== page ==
Roller bearing vibration measurement is one of the major condition monitoring tools in regular use. By measuring the velocity, acceleration and frequencies emitted from a rolling bearing it is possible to tell its condition and the likelihood of imminent failure. The technology is well established and well proven but requires a good understanding of equipment vibration characteristics before a user can draw good interpretations from the results.
Keywords: out of balance, vibration analysis, bearing life
Method of Bearing Vibration Monitoring
All bearings, even those in perfect condition, produce ‘noise’ as the elements roll over the raceways and rub against the internal cage and flanges. This noise is generated at high frequency and low amplitude. The bearing housing amplifies the noise to a point where a sensitive accelerometer can ‘hear’ them. By careful detection and filtering, the noise signal can be amplified and represented as a frequency series in real-time.
Most bearing faults occur with the rolling elements, cage or raceways. The frequency of the fault has a direct relationship with the geometry of the bearing and the relative speed of each individual raceway. Software libraries of noises for bearings in ideal condition are available for the vast number of bearings. By comparing the actual noise to the ideal bearing signature it is possible to highlight problems with the in-service bearing. The method of presenting the data is either by visually representing it on an oscilloscope screen (monitor screen) as waves or as a number on a digital display.
The Four Stages of Bearing Failure
A roller bearing progresses through four stages to failure. Vibration analysis permits the monitoring of the bearing’s progression through each stage and to estimate when failure will actually occur. In the case of a raceway failure, these would be the four progressive stages.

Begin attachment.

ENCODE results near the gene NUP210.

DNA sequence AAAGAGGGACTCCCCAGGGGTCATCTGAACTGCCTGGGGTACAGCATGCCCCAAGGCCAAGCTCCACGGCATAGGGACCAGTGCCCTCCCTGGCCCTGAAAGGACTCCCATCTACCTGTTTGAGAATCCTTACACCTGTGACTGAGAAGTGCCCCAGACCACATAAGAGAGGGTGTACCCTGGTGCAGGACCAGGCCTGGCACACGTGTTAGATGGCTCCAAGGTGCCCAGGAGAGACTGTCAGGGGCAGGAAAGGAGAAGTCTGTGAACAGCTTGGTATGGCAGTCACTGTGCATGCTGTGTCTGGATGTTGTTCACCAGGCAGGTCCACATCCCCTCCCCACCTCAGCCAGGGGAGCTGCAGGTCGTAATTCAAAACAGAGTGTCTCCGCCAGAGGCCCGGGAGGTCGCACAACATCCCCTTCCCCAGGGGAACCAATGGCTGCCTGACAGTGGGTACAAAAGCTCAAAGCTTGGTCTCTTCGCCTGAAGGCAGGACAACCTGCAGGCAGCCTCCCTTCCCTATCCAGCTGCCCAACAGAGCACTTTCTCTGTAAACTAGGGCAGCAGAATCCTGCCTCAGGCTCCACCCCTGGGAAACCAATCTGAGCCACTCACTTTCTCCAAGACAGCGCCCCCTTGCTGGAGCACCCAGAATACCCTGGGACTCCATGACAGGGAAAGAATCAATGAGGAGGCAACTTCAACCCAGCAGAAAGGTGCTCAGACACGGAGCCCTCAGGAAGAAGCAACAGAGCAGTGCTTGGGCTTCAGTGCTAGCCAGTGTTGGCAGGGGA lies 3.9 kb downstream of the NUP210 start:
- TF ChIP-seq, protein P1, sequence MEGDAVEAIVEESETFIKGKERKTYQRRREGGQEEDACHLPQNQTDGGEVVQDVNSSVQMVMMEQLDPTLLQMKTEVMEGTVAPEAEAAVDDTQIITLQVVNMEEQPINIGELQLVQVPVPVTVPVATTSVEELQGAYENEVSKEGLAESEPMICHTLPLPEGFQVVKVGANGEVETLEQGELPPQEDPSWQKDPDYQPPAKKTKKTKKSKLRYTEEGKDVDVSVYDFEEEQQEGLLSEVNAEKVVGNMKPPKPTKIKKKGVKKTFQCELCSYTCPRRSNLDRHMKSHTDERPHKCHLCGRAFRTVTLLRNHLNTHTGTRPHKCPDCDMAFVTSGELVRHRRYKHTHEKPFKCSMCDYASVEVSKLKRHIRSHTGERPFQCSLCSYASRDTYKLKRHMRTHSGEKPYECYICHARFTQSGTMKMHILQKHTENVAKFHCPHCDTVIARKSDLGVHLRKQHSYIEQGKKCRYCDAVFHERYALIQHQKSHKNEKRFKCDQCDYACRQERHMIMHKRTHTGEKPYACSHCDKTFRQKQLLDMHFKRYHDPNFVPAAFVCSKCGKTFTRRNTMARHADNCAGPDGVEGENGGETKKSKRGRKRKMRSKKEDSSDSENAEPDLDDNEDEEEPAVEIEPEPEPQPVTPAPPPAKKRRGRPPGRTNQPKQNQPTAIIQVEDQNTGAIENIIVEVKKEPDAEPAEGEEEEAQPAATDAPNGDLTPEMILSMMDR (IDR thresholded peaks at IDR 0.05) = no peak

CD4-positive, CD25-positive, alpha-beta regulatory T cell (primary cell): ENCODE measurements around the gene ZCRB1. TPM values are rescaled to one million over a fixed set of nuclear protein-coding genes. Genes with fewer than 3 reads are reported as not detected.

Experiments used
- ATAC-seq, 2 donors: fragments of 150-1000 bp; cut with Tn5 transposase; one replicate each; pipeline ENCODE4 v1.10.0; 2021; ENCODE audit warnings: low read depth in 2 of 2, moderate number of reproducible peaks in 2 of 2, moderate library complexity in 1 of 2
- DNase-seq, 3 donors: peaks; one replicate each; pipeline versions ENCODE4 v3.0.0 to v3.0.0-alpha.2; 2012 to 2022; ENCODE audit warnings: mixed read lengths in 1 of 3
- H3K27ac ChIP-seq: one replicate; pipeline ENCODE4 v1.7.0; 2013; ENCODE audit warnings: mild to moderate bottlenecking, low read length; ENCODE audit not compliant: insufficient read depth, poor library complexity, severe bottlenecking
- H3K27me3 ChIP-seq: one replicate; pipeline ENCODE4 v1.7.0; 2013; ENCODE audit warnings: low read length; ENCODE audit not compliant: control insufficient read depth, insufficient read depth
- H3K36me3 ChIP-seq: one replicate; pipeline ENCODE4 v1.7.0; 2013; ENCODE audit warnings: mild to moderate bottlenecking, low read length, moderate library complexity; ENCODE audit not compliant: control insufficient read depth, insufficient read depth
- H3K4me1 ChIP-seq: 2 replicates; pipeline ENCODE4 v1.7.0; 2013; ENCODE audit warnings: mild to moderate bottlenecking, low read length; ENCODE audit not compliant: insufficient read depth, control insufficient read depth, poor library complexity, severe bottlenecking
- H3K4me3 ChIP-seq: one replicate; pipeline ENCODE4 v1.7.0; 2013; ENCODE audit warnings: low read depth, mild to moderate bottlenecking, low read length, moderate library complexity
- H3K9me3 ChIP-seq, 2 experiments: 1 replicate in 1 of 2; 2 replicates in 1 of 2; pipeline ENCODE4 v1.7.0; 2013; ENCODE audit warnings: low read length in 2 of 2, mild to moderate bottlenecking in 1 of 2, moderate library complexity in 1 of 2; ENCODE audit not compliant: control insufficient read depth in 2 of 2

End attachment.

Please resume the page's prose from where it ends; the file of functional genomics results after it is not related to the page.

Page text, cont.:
- The bearing is new and has no defects. This is the time to record its frequency ‘signature’ and normal operating acceleration and velocity values.
- If examined at this stage there would be no visible defects. However, under the surface of the raceway subsurface defects have started. The frequency signature has changed, the overall base level noise has risen and the velocity spectrum (graph) has risen higher.
- At this point the raceway shows visible signs of surface failure. The extent of the failure increases and grows with more metal coming off in minute sheets (delaminating). The velocity spectrum is much higher and much more background noise has developed. Within the background noise particular frequencies start to standout (side bands) and indicate failure is fast approaching.
- If the bearing is still in service everyone knows it is time to change it out because they can hear it. More vibration frequencies appear and more velocity side bands develop. Readings start to indicate amplitude changes and the noise moves into the range of human hearing.
A Great Range of Uses
Bearing vibration analysis can detect lubrication failures, misalignment, out of tolerance running, rubbing, improper gear teeth meshing, out of balance, bent shafts, loose components, worn parts, faulty couplings, improper operating conditions (like pump cavitation) and deflecting support structures. However to be able to analyse the presence of these type of problems requires a highly skilled person with much experience and exposure to bearing vibration signatures at various stages of failure.
Mike Sondalini – Equipment Longevity Engineer
Reference: Toward Plant and Equipment Reliability, P. Brown, Industrial Training Associates, (www.itatraining.com.au)
We (Accendo Reliability) published this article with the kind permission of Feed Forward Publishing, a subsidiary of BIN95.com
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